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Discovery Channel Bets On Making Green With Planet Green

Tuesday, 3 Jun 2008 | 3:16 PM ET
Planet Green
Planet Green

Discovery is going where no company has gone before, betting that green programming will mean big green for its bottom line.

Tomorrow Discovery launches Planet Green, replacing its home network with the first 24/7 network dedicated to environmentally-friendly programming.

The new buzz word is "eco-tainment" and the company that gave us the highly-rated "Planet Earth" series is betting it'll be in high demand. Discovery Holdings --which is relaunching in the third quarter as Discovery Communications--is spending $100 million on 250-plus hours of original programming. DISCA stock is up five percent year-to-date, far outperforming the Dow, as investors see cable programming as a growth area, especially compared to stagnant broadcast growth.

Discovery has snagged some big names who are passionate about the environment to produce and star in shows: Emeril Lagasse, rocker Tommy Lee, rapper Ludacris, Leonardo DiCaprio. Instead of serious scientific analysis of environmental problems, the channel is taking a softer approach, entertaining, or showing consumers how to cook and remodel their homes with an environmentally-friendly approach. The channel is reaping the benefit of the fact that the environment is a favorite cause among the high-profile folks in Hollywood that draw big viewers.

Planet Green is also cashing in on the fact that big companies want to be associated with an eco-friendly message. General Motors is a lead advertiser and partner for "branded entertainment." Chevy is a sponsor of Leo DiCaprio's documentary series called "Greensburg," while GM cars are integrated into some programs and Discovery produces some short videos about the company.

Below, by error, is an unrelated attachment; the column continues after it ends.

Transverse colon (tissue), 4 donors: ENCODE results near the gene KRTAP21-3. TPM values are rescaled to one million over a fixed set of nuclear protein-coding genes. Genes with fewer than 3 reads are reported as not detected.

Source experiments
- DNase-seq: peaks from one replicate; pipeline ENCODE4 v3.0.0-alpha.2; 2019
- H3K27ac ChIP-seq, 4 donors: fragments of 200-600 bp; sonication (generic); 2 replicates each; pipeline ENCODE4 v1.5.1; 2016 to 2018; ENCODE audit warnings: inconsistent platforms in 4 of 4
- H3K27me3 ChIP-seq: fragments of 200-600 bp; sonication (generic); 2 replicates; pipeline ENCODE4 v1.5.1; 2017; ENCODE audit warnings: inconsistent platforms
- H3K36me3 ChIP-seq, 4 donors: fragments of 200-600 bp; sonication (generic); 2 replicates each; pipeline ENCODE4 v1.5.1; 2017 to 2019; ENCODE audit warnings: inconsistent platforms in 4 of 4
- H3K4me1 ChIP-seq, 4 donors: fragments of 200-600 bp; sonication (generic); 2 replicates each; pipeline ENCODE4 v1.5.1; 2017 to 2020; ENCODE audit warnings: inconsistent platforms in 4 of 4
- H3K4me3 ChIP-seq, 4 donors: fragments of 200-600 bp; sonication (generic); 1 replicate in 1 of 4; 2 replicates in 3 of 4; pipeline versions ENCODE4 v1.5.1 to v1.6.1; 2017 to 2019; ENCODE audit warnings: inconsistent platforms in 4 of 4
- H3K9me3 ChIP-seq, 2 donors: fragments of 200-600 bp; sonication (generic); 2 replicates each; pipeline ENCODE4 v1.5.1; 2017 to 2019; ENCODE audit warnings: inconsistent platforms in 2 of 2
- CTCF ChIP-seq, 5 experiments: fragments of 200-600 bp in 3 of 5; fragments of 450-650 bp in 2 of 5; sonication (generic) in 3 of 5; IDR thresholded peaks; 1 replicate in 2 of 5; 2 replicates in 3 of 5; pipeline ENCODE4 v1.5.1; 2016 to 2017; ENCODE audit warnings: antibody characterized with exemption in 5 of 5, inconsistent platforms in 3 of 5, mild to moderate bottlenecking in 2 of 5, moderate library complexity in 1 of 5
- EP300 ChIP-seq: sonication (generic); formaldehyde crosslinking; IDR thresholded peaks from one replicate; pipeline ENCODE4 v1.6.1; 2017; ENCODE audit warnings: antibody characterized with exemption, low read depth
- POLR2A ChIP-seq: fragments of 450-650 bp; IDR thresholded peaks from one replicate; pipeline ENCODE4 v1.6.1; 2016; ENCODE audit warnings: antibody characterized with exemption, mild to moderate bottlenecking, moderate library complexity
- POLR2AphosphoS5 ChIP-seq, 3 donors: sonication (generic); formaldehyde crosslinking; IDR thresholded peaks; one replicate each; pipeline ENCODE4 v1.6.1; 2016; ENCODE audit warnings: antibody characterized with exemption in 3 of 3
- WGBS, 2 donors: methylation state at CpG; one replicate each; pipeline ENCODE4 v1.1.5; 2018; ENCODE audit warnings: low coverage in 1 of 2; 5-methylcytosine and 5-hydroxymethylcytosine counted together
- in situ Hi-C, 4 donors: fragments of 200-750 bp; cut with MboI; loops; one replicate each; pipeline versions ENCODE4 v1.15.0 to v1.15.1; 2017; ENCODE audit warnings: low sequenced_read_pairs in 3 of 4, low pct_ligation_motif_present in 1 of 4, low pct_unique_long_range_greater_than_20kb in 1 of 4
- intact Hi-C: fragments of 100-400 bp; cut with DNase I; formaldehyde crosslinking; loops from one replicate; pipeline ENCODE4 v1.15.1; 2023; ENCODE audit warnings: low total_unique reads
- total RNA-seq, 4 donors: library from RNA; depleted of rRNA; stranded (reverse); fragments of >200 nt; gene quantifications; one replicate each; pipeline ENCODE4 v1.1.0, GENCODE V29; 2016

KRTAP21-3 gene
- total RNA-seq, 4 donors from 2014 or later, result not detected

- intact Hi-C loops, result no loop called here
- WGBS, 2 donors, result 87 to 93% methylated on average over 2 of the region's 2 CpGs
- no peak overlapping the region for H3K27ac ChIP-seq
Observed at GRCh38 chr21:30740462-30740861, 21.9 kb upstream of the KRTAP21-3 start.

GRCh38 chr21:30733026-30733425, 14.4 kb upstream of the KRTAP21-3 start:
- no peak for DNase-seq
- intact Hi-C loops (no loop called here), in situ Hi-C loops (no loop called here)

Discovery Channel Goes Green
The Discovery Channel is making a big bet that going green will translate into green for its bottom line, and CNBC's Julia Boorstin has the story.

Looking at GM's news today, I have to wonder about the thought process to pony up for this kind of advertising investment. Competing with Toyota's hybrids must be really important for the beleaguered American automaker. It's not just cars, Waste Management , Clorox, and Whirlpool are also jumping on board.

Having these big brands is clearly a big boon for the new channel, but mastering branded entertainment without annoying viewers is a challenge. Planet Green wants to attract advertisers that have an eco-friendly approach. The question now is: can branded entertainment work when the channel is combining an auto giant and a green message?

Questions? Comments? MediaMoney@cnbc.com

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  • Working from Los Angeles, Boorstin is CNBC's media and entertainment reporter and editor of CNBC.com's Media Money section.